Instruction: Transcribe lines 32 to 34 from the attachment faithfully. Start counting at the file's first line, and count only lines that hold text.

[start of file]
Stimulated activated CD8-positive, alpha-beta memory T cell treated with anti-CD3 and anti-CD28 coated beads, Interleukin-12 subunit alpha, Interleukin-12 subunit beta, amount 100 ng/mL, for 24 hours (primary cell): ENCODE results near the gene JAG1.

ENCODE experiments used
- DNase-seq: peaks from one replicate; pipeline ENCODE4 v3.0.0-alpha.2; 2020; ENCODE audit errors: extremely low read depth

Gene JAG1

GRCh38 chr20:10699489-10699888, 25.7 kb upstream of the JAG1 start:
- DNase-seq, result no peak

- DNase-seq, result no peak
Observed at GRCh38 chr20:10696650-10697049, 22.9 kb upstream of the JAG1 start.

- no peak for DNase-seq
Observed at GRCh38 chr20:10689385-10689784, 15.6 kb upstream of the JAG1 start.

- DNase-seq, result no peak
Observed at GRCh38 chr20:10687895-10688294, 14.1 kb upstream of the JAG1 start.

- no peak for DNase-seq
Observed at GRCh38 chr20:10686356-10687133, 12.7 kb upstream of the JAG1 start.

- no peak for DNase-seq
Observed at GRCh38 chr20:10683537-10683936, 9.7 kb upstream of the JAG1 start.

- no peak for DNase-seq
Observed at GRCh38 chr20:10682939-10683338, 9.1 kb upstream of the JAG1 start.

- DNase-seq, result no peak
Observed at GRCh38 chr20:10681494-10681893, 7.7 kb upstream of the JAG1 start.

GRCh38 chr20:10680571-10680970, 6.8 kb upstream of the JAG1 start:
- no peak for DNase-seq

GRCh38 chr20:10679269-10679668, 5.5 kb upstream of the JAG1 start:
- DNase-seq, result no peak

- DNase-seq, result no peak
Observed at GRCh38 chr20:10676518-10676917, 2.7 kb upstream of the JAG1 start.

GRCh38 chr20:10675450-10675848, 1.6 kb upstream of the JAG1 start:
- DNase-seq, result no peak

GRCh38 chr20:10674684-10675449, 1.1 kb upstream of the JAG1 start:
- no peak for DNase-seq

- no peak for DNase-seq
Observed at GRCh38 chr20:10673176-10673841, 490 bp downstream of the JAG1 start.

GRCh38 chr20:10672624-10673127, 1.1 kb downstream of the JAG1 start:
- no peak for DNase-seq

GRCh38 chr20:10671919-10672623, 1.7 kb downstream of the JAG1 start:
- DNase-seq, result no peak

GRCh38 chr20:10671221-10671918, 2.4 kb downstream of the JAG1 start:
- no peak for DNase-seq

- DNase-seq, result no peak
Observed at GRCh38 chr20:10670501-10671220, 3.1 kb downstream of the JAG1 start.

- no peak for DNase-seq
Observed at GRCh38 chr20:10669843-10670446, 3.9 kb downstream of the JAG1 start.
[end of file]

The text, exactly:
Observed at GRCh38 chr20:10673176-10673841, 490 bp downstream of the JAG1 start.

GRCh38 chr20:10672624-10673127, 1.1 kb downstream of the JAG1 start:
- no peak for DNase-seq